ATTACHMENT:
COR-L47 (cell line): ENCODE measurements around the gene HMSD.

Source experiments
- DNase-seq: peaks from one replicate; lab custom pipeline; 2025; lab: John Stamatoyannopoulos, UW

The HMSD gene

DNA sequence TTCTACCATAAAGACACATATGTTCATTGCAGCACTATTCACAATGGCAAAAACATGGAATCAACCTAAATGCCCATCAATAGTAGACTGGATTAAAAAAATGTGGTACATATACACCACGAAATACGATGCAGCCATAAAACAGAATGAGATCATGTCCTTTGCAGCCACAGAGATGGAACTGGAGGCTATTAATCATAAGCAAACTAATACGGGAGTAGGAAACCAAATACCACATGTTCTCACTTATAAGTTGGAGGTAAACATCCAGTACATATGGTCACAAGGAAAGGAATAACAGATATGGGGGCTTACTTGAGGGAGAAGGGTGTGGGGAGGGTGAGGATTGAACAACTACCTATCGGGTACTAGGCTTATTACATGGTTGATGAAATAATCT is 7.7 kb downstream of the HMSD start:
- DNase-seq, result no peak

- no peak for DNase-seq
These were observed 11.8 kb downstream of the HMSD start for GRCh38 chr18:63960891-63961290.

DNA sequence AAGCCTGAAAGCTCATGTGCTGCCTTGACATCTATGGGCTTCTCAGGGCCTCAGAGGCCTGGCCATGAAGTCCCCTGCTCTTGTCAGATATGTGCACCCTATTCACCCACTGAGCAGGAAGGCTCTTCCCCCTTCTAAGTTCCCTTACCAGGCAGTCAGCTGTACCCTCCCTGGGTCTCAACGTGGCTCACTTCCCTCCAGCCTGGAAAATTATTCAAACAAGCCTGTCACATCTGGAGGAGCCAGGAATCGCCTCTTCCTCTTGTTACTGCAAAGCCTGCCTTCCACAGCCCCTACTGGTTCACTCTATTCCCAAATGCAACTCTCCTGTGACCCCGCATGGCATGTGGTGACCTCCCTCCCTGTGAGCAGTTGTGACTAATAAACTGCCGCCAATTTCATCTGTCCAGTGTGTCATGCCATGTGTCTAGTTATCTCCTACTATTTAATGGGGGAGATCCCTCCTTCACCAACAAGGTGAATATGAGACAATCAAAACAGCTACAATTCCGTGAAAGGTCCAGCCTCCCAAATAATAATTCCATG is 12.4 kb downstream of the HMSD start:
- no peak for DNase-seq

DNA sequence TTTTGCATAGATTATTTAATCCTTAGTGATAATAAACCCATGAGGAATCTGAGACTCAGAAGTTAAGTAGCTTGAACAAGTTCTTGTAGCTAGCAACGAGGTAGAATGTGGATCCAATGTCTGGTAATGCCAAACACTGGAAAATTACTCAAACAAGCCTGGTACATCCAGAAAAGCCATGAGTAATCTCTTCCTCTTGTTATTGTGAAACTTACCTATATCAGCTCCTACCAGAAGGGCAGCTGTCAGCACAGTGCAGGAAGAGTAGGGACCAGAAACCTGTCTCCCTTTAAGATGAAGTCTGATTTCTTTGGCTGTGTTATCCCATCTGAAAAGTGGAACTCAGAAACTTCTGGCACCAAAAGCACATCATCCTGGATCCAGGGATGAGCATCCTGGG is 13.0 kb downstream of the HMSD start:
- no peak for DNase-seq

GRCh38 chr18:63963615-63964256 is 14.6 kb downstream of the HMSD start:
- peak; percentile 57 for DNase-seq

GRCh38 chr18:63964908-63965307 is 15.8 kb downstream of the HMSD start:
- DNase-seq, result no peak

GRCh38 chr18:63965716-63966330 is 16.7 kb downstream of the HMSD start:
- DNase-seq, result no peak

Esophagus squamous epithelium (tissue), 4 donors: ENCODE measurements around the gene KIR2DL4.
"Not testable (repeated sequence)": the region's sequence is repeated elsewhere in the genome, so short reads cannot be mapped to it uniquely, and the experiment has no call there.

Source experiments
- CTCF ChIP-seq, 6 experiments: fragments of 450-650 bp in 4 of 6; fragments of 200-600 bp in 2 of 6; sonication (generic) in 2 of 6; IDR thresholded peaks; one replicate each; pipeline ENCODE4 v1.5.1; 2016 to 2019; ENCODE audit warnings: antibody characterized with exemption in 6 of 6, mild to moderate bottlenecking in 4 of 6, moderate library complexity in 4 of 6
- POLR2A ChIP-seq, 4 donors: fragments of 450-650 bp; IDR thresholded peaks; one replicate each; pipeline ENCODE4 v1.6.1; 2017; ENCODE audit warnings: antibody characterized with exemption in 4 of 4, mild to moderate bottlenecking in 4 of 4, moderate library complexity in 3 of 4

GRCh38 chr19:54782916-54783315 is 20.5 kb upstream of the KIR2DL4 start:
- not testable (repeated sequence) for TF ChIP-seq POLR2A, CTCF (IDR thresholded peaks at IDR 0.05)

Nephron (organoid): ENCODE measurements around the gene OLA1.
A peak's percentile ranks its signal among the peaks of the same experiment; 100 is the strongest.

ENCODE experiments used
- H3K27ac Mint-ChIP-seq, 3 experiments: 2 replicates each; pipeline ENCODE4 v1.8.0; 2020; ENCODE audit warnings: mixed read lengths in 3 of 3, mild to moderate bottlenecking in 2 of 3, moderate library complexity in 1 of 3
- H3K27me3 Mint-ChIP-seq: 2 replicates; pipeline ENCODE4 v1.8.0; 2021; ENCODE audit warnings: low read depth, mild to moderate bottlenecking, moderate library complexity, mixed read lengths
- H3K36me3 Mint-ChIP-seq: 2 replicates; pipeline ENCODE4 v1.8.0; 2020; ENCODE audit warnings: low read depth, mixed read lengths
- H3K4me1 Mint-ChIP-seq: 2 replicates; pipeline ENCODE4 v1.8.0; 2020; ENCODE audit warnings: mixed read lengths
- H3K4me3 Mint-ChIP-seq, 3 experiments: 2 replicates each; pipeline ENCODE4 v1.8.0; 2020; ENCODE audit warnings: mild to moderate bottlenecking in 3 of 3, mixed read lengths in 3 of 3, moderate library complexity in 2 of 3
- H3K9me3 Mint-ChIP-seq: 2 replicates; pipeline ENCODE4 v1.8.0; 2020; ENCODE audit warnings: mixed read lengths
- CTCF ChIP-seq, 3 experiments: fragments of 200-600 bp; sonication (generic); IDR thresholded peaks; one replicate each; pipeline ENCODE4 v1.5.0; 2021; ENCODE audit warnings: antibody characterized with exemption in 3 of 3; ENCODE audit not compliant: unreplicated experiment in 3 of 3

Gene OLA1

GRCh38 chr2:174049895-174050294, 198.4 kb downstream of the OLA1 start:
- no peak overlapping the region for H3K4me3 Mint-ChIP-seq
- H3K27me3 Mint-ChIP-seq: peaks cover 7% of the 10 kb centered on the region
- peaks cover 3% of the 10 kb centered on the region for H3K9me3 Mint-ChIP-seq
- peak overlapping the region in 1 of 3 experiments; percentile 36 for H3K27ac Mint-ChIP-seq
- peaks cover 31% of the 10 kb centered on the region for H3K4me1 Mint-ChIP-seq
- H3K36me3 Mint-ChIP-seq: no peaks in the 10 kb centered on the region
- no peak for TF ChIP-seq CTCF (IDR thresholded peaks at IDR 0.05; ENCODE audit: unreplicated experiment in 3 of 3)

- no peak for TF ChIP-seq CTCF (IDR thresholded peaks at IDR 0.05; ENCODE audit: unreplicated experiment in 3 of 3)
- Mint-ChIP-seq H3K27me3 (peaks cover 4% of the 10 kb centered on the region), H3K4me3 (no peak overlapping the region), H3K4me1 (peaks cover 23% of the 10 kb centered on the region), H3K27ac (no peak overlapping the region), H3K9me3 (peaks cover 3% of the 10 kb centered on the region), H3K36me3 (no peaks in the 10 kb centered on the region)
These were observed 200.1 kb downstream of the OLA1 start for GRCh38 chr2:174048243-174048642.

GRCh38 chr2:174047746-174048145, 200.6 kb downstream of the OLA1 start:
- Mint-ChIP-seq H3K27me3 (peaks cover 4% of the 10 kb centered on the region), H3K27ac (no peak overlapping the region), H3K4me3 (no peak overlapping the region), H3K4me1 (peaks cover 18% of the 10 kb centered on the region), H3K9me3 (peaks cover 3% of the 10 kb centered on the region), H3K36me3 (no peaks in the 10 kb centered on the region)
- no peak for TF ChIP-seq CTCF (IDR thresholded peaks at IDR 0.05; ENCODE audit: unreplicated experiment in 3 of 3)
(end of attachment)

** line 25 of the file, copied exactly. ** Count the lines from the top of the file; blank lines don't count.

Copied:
- not testable (repeated sequence) for TF ChIP-seq POLR2A, CTCF (IDR thresholded peaks at IDR 0.05)